The northern coast of Sinai has golden beaches, warm inland waters and year-long sunshine – lots of it. It has underground water and acres of flat land suitable for development, for an international airport, for example, and a coastline available for a full-scale trading port, the kind of port and airport for which the Gazans have been clamoring. The rubble of shattered Gaza would be a godsend to the engineers building the piers of a new port, and the flat land around the tiny El-Arish airport could support and extend into the full-scale international airport. The vicinity of the picturesque southern Sinai mountains and monuments, such as the Santa Catherina monastery and the ranges around Mount Sinai itself, will make it an outstanding location for adventurous tourists, mountain climbers and ancient history buffs, while the warm waters and sun-drenched beaches of the coastline would attract rich sybarites from all over the eastern and western world.
It all adds up to a thriving, linear city extending for 90 miles, two-thirds developed to be West Gaza and one-third East Egypt. Gaza then becomes a full-scale country with a viable economy based on fruit and flowers (as it was when Israel was in possession), desirable future hi-tech industry and contemporary tourism, with a working seaport and a business-trading airport; while Egypt develops an enlarged and duplicated Suez Canal, with a new central Suez City between the two waterways, to boost its flagging economy, paid for by the Americans and the Saudis, to compensate it for the land it donates to Gaza. As the Gazan economy develops, the heavy annual subsidies to the Palestinians from Europe could reduce and the United Nations annual contributions to UNRWA could eventually disappear.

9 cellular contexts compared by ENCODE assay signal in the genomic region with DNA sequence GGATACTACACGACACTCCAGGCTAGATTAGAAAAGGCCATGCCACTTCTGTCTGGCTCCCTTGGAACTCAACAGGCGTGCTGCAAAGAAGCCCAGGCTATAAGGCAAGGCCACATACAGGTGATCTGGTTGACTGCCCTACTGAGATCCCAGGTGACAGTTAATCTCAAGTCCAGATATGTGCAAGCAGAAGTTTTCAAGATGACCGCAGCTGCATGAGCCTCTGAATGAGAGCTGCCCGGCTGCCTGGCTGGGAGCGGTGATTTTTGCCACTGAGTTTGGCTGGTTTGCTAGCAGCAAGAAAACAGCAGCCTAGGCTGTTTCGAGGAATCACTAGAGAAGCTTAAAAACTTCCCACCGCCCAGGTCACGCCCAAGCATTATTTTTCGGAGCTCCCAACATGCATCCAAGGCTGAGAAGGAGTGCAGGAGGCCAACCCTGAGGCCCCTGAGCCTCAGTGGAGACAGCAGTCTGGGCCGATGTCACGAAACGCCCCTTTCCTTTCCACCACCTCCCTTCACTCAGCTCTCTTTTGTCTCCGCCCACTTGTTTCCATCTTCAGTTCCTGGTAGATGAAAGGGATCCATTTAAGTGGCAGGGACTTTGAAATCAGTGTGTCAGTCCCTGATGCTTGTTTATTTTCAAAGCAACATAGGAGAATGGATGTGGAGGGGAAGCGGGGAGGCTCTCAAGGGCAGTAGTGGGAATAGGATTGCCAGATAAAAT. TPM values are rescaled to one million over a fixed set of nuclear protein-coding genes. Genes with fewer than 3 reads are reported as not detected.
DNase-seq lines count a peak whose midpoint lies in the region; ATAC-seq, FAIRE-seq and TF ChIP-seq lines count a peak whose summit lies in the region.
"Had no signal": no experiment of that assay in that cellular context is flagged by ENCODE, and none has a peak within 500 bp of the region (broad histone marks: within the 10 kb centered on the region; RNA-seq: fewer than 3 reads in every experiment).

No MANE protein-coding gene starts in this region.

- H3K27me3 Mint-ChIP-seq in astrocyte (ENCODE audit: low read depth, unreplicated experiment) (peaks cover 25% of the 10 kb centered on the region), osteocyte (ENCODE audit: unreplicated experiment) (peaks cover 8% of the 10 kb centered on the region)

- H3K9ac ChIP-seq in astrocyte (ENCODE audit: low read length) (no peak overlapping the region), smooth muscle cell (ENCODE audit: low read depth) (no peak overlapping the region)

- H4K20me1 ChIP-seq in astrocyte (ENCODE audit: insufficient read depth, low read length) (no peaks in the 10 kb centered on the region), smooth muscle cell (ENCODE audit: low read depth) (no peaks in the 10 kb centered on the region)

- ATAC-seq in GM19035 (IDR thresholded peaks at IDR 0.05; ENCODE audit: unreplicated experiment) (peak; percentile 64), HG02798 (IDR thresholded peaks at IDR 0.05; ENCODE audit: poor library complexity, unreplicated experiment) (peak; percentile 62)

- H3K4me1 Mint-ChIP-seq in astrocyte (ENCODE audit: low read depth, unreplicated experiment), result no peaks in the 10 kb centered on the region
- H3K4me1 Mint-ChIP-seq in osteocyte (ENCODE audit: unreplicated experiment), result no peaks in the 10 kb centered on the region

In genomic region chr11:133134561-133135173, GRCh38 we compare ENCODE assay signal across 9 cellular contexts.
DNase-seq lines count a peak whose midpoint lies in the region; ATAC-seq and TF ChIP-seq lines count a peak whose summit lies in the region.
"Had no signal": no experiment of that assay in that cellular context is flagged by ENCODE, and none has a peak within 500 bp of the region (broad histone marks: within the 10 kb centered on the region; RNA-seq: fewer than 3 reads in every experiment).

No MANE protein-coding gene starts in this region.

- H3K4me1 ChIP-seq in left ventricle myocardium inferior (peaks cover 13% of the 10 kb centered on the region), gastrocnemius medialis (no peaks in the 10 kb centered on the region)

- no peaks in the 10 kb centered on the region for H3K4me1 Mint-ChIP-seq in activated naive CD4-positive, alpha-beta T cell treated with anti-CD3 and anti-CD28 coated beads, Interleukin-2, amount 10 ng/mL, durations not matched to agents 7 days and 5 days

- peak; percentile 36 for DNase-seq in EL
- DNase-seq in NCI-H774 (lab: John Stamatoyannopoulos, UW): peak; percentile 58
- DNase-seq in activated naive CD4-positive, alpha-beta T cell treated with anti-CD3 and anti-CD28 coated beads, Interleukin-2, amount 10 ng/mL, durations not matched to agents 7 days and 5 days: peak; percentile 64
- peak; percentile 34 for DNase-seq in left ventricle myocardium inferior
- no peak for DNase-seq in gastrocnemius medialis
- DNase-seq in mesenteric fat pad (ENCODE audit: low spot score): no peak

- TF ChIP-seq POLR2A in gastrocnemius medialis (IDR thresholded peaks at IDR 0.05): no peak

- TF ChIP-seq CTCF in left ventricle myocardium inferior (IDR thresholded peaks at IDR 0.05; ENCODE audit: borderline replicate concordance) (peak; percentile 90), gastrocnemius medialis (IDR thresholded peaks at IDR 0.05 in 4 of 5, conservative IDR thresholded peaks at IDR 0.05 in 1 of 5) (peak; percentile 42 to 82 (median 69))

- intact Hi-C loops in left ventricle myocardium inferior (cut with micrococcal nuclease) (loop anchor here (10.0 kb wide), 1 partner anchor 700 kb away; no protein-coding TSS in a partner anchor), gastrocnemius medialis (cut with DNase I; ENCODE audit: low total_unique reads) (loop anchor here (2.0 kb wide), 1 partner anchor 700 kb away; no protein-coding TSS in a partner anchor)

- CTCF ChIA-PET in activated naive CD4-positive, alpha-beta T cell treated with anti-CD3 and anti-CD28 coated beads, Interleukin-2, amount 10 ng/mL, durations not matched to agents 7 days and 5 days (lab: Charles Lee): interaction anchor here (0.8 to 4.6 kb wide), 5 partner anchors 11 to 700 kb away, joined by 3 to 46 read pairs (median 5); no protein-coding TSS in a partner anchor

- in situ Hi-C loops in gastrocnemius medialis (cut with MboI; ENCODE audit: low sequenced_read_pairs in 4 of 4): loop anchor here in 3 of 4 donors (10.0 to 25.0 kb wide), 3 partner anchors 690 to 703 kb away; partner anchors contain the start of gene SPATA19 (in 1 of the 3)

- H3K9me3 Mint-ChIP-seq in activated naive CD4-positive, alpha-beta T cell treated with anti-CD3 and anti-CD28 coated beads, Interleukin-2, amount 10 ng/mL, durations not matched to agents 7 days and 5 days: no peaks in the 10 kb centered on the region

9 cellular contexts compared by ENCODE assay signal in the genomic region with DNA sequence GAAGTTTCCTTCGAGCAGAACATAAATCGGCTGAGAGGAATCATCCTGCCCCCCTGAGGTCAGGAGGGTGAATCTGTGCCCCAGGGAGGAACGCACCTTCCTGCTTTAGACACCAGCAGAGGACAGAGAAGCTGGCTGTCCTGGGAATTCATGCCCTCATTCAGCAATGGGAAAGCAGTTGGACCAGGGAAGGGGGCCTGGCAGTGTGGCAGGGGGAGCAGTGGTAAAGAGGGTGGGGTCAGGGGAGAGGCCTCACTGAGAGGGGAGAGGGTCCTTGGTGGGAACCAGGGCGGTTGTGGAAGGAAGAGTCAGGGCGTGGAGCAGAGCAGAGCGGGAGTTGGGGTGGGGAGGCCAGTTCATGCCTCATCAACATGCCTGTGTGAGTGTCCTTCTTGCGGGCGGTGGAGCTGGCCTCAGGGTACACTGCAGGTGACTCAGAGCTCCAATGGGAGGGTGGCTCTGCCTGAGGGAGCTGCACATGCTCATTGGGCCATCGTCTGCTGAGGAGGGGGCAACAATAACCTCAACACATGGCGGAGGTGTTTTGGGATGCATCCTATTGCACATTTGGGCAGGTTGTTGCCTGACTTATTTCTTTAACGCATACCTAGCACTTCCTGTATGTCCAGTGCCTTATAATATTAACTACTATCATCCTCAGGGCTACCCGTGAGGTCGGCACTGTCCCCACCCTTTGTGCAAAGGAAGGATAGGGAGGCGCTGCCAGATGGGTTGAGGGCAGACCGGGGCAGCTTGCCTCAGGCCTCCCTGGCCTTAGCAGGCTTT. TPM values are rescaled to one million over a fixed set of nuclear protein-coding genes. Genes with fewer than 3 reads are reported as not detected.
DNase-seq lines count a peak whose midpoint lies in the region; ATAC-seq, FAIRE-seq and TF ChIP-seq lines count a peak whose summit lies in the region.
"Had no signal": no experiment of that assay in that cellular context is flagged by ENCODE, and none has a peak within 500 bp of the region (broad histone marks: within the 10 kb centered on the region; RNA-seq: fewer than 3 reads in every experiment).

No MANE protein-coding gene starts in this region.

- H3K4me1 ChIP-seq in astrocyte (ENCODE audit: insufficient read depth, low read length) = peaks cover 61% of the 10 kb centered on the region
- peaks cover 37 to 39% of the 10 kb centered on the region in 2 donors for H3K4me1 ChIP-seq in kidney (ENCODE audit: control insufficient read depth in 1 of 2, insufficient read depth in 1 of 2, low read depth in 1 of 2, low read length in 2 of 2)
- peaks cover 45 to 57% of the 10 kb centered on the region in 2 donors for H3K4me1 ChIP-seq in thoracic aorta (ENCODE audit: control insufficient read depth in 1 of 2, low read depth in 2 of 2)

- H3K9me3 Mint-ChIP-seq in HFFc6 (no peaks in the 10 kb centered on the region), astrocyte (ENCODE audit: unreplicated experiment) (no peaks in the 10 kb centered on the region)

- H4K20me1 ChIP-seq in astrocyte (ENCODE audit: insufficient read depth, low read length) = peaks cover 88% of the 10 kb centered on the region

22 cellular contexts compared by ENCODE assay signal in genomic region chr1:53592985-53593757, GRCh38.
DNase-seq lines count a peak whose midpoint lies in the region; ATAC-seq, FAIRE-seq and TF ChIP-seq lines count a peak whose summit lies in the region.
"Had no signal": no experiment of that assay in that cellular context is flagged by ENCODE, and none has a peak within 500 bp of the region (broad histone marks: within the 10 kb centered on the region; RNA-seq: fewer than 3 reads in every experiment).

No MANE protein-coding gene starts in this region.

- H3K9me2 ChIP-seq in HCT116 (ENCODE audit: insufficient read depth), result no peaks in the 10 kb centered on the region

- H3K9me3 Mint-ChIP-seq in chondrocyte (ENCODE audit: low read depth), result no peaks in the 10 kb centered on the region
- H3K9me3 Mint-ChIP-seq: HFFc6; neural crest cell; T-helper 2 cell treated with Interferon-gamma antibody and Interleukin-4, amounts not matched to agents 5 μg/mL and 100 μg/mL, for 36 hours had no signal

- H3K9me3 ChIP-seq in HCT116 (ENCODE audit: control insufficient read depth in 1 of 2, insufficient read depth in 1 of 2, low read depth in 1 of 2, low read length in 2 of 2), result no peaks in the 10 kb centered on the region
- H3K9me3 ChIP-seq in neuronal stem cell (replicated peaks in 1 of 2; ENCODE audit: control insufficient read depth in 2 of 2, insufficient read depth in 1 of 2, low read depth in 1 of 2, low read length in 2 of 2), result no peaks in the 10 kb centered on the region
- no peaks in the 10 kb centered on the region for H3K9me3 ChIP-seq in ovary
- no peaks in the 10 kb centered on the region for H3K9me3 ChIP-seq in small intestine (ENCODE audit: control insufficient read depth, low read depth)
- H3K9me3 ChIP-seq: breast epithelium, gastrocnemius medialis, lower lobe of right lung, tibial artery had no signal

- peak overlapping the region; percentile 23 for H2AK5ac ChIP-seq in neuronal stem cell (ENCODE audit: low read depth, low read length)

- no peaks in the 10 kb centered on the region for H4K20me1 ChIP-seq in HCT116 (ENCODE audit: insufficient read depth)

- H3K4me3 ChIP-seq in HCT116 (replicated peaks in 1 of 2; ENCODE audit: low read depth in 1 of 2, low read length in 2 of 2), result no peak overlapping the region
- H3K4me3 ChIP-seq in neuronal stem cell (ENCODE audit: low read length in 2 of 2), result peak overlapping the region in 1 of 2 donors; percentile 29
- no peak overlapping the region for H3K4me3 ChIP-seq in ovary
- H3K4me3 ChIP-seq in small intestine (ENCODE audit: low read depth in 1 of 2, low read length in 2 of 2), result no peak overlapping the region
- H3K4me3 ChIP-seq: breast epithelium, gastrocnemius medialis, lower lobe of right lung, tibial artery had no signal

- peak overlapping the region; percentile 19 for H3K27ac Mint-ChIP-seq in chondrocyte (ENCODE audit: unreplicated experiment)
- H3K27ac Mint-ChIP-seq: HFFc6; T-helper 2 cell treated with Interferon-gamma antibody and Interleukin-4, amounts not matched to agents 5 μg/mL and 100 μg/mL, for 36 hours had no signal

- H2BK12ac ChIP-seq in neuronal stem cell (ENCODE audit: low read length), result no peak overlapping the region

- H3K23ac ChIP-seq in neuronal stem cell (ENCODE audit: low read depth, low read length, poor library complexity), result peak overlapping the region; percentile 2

And Gaza becomes Palestine, whether Abbas likes it or not. It will thrive sufficiently to attract the Arabs of the West Bank, who live at present in poverty in a landlocked strip that has no economic future and depends on funds supplied by the EU and other donors. As its inhabitants drift to the new Gaza, its land will be available for development by the Israelis and those Arabs who want to remain and who will be welcome to assist and profit from it. But the majority will want to taste the delights of the new West Gaza, which will be the new Palestine, a country in one piece, in one area, with one economy and one bright Islamic future.
That Gaza is Palestine is founded in history. The Romans called the country “Palestina” on the basis that it was the land of the Philistines, or Philistia, a land based on the four Philistine cities that clustered around the ancient central city of Gaza. Long before that, the Assyrians had recognized Gaza as the great trading center that linked them to Egypt. Gaza was the trading linchpin between Assyria and Egypt and the one important city that linked the two opposing empires. For an expanded Gaza to become the new Palestine would be the final realization of an historical truth that goes back for 2,000 years and more.
That would be a practical, physical plan and solution to the two-state solution. It would be a plan for the seasoned diplomats to promote and to work on in political terms.
The money is there, the space is there and all it needs now is the traveling diplomacy of an indefatigable John Kerry, of a well-intentioned and experienced Tony Blair, and the goodwill of the Egyptians, the Arabs and the Israelis, to all of whose advantage it will work in the end.
The author is a Senior Fellow at the W.F. Albright Institute of Archaeological Research, Jerusalem.